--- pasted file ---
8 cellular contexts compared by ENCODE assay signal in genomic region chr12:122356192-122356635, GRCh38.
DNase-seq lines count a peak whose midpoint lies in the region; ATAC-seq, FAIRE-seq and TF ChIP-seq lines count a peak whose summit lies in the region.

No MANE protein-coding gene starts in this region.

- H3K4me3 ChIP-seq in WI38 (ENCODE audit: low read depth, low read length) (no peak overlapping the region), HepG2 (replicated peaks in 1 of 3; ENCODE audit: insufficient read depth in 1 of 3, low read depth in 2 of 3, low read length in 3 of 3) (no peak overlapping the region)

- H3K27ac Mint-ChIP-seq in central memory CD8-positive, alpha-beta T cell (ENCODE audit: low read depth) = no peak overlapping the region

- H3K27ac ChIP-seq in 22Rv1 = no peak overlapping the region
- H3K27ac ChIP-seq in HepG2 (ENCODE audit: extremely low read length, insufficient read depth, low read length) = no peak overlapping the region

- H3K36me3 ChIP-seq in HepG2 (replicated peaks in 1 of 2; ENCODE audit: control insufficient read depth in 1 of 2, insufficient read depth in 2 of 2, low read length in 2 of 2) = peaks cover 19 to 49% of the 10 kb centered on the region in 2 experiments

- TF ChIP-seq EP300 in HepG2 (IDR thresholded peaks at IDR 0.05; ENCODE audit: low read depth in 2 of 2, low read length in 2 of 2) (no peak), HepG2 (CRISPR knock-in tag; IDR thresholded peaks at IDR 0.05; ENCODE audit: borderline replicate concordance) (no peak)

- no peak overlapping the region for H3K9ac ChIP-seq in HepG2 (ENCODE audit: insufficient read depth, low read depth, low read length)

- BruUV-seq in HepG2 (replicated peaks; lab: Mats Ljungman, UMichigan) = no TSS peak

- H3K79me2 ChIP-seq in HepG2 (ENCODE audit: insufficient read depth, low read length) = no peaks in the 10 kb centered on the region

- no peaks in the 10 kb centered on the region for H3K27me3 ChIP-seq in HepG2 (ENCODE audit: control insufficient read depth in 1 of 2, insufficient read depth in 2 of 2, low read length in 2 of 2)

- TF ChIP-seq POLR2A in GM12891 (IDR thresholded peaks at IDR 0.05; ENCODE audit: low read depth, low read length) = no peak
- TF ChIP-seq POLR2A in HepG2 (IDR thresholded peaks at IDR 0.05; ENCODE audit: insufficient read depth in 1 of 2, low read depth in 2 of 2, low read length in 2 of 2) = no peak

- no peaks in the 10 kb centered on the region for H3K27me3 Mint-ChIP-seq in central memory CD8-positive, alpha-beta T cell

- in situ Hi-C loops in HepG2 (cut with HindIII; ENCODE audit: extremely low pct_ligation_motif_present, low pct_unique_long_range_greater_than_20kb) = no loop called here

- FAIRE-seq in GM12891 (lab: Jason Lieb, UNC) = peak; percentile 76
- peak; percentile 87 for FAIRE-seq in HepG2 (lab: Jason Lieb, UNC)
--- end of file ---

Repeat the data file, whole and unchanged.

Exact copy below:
8 cellular contexts compared by ENCODE assay signal in genomic region chr12:122356192-122356635, GRCh38.
DNase-seq lines count a peak whose midpoint lies in the region; ATAC-seq, FAIRE-seq and TF ChIP-seq lines count a peak whose summit lies in the region.

No MANE protein-coding gene starts in this region.

- H3K4me3 ChIP-seq in WI38 (ENCODE audit: low read depth, low read length) (no peak overlapping the region), HepG2 (replicated peaks in 1 of 3; ENCODE audit: insufficient read depth in 1 of 3, low read depth in 2 of 3, low read length in 3 of 3) (no peak overlapping the region)

- H3K27ac Mint-ChIP-seq in central memory CD8-positive, alpha-beta T cell (ENCODE audit: low read depth) = no peak overlapping the region

- H3K27ac ChIP-seq in 22Rv1 = no peak overlapping the region
- H3K27ac ChIP-seq in HepG2 (ENCODE audit: extremely low read length, insufficient read depth, low read length) = no peak overlapping the region

- H3K36me3 ChIP-seq in HepG2 (replicated peaks in 1 of 2; ENCODE audit: control insufficient read depth in 1 of 2, insufficient read depth in 2 of 2, low read length in 2 of 2) = peaks cover 19 to 49% of the 10 kb centered on the region in 2 experiments

- TF ChIP-seq EP300 in HepG2 (IDR thresholded peaks at IDR 0.05; ENCODE audit: low read depth in 2 of 2, low read length in 2 of 2) (no peak), HepG2 (CRISPR knock-in tag; IDR thresholded peaks at IDR 0.05; ENCODE audit: borderline replicate concordance) (no peak)

- no peak overlapping the region for H3K9ac ChIP-seq in HepG2 (ENCODE audit: insufficient read depth, low read depth, low read length)

- BruUV-seq in HepG2 (replicated peaks; lab: Mats Ljungman, UMichigan) = no TSS peak

- H3K79me2 ChIP-seq in HepG2 (ENCODE audit: insufficient read depth, low read length) = no peaks in the 10 kb centered on the region

- no peaks in the 10 kb centered on the region for H3K27me3 ChIP-seq in HepG2 (ENCODE audit: control insufficient read depth in 1 of 2, insufficient read depth in 2 of 2, low read length in 2 of 2)

- TF ChIP-seq POLR2A in GM12891 (IDR thresholded peaks at IDR 0.05; ENCODE audit: low read depth, low read length) = no peak
- TF ChIP-seq POLR2A in HepG2 (IDR thresholded peaks at IDR 0.05; ENCODE audit: insufficient read depth in 1 of 2, low read depth in 2 of 2, low read length in 2 of 2) = no peak

- no peaks in the 10 kb centered on the region for H3K27me3 Mint-ChIP-seq in central memory CD8-positive, alpha-beta T cell

- in situ Hi-C loops in HepG2 (cut with HindIII; ENCODE audit: extremely low pct_ligation_motif_present, low pct_unique_long_range_greater_than_20kb) = no loop called here

- FAIRE-seq in GM12891 (lab: Jason Lieb, UNC) = peak; percentile 76
- peak; percentile 87 for FAIRE-seq in HepG2 (lab: Jason Lieb, UNC)